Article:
The Persistence of Paper

Despite all the advances in online services, e-governments are still stuck in the paper chase.
by | September 2006

Mark Stencel

Mark Stencel was previously GOVERNING's executive editor and deputy publisher.

Helping my aunt finalize her recent retirement from a county social services job in North Carolina gave me an opportunity to marvel at the resilience of one of the greatest afflictions of public governance: paperwork. My aunt had printed out a form she downloaded from the state retirement system's Web site and filled in the blanks with a pen. All she needed me to do was mail or fax it for her. The state had no option for submitting this information online.

Having recently gone through a similar experience myself with the Virginia Department of Motor Vehicles, which required me to download a form and then fax or mail the completed document to Richmond, the promise of digital government seemed surprisingly out of reach. Instead of ushering in a new form of efficient, paperless administration, e-government was simply delivering the same old government forms.

Sure, Web sites enable many government transactions to take place online. But an online citizen doesn't have to browse far to find a government form that still must be printed out and sent or hand- delivered to an office, where the information will be retyped into a back-end computer system, hopefully without introducing any errors.

Many factors contribute to this archaic way of doing business, including some outdated laws and regulations that still mandate paper documents or written signatures. But much of the responsibility belongs to the ubiquitous Portable Document Format or PDF--the methadone in governments' addiction to paper.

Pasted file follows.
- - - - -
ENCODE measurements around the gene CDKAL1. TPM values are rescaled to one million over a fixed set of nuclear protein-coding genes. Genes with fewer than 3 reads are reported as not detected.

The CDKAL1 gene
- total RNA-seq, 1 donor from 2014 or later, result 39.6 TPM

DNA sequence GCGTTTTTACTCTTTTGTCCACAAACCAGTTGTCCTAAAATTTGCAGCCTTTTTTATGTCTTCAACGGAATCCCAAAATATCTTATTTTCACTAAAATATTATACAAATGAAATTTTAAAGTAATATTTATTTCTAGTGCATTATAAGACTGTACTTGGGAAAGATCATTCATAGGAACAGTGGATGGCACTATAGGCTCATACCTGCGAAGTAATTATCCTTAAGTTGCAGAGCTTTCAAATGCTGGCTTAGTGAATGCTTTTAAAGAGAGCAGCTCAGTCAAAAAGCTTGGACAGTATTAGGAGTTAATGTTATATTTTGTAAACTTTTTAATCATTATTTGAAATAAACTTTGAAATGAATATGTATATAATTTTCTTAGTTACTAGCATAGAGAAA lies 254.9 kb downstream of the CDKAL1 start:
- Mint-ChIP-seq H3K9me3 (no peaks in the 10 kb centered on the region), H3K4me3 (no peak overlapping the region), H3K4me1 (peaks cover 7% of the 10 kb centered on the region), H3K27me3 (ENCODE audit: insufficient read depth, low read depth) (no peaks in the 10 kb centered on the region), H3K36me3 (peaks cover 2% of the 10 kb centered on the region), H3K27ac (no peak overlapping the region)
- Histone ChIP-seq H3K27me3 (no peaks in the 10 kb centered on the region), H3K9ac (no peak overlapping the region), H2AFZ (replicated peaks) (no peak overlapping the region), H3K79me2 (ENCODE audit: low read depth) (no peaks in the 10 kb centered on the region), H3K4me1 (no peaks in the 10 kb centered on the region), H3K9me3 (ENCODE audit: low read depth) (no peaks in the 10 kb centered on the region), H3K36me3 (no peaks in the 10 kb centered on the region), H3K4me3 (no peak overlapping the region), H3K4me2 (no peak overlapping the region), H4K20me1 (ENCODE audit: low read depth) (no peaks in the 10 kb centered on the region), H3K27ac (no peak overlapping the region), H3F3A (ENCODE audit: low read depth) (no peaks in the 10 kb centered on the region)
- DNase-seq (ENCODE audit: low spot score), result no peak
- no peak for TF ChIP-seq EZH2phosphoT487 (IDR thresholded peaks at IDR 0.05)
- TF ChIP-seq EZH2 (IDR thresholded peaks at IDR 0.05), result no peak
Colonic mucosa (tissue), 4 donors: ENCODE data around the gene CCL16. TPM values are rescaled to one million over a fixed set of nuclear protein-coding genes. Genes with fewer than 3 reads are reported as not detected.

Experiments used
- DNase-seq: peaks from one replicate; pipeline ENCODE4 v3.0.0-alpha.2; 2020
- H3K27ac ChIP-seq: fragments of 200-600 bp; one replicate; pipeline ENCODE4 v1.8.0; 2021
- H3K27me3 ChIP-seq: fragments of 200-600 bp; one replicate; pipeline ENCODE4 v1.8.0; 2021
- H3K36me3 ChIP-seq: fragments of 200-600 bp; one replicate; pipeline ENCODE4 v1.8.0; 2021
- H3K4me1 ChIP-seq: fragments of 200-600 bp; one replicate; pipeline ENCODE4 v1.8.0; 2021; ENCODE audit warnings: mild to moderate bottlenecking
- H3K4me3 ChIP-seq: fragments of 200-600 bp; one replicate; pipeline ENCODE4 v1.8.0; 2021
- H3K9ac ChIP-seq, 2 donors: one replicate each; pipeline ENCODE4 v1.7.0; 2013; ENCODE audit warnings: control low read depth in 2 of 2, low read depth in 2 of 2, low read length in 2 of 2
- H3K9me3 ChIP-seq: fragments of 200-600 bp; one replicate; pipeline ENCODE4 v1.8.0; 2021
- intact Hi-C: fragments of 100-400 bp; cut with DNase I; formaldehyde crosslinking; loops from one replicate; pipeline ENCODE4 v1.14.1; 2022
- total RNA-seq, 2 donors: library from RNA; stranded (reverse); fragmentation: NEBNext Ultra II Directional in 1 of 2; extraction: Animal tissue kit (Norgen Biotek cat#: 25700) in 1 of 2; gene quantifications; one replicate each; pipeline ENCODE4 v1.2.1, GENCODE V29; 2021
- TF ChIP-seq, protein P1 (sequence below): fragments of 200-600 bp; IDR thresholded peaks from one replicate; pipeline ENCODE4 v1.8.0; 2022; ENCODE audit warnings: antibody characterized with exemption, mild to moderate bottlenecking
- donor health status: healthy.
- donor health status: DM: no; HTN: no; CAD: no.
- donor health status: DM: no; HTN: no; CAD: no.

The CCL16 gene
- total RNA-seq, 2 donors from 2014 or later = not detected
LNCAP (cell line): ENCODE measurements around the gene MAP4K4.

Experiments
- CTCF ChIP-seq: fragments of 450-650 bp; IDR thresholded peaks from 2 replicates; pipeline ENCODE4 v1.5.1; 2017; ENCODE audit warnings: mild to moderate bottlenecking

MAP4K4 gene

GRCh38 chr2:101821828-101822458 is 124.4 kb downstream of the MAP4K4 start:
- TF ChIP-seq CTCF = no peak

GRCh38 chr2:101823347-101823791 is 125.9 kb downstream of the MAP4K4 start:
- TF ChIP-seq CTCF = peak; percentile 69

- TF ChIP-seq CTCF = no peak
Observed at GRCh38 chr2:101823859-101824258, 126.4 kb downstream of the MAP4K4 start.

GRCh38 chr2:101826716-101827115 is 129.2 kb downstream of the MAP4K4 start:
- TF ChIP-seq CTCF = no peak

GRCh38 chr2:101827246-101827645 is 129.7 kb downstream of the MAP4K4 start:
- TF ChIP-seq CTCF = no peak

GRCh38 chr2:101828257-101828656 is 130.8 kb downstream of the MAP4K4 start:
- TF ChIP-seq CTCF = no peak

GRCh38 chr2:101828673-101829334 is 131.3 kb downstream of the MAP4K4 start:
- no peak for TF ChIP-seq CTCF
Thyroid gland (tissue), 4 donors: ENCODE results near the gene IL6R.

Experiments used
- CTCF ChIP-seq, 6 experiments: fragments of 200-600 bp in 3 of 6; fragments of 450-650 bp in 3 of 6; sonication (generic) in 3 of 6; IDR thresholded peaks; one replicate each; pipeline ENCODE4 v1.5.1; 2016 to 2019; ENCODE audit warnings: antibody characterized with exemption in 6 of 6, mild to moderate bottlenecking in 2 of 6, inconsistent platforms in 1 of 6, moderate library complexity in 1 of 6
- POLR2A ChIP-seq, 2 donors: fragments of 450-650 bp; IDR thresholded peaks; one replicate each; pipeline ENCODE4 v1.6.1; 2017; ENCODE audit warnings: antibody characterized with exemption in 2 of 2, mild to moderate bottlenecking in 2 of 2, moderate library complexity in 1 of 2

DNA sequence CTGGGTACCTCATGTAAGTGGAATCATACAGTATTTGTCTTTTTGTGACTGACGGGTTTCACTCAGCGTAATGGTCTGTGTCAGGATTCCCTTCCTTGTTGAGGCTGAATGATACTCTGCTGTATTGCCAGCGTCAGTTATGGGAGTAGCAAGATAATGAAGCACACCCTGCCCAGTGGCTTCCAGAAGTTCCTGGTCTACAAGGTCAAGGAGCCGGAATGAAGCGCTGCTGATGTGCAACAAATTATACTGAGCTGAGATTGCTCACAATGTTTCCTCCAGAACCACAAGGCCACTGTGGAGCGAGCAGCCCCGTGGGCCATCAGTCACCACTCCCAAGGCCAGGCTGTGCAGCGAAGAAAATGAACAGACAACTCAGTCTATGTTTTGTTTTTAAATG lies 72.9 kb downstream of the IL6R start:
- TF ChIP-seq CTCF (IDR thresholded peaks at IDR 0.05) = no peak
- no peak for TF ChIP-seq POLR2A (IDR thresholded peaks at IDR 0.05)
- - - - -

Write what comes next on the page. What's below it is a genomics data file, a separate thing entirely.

In the years since Adobe Systems Inc. introduced the format, PDFs have become the default standard for delivering electronic reproductions of printed documents--particularly wordy, highly formatted tomes that are meant to be read offline. Adobe began offering its free PDF Reader in 1994, the same year the IRS provided its first PDF tax forms. Over the next dozen years, PDFs and the programs that allow users to easily read and create them became almost universally available. The addition of interactive form fields eventually allowed users to fill out a PDF on their computer screens-- as if the printed document had simply been rolled into a typewriter.

These conveniences accelerated distribution, reduced some printing and postage costs and eliminated some mistakes. But they did not fundamentally transform government business processes or back-end systems. Humans at office counters and in mail rooms were still receiving and sorting paper for other humans, who were then reading and retyping the documents.

Recent versions of the PDF now function like other strictly Web-based forms--the kind one might use to instantly make an online purchase with a credit card, for instance. Using Extensible Markup Language (XML), these newer PDFs interact directly with back-end computer systems.

The new capabilities are a big advance but will need time to take hold, especially in the government sector. To start, legal and regulatory requirements still need to be reviewed in many places. (Does that form really have to be notarized?) But the bigger challenge is getting people to use these features. Some capabilities, such as applying digital signatures to PDF documents, are still far too complicated for most ordinary computer users. As PDF expert Duff Johnson of Document Solutions Inc. put it in a recent article, "no wonder most people are still hitting 'print' and grabbing a ballpoint."

In addition, many users just don't have the right software to use the latest PDF features--and downloading and installing upgrades, even one of Adobe's free PDF Readers, is still a challenge for many computer users.

Worst of all, some not-so-new PDF capabilities have yet to take hold. The Nevada Department of Motor Vehicles, for example, offers many forms that users can fill out on their computer screens before printing them. But even after three years of posting such documents, public information officer Kevin Malone reports that "the vast majority of forms we get are handwritten."

For better or worse, the popularity of the PDF comes from the ability of these digital files to look and act like paper. Now that these files can do more than paper ever could, the print button may be holding this venerable file format back--and the potential of digital government along with it.


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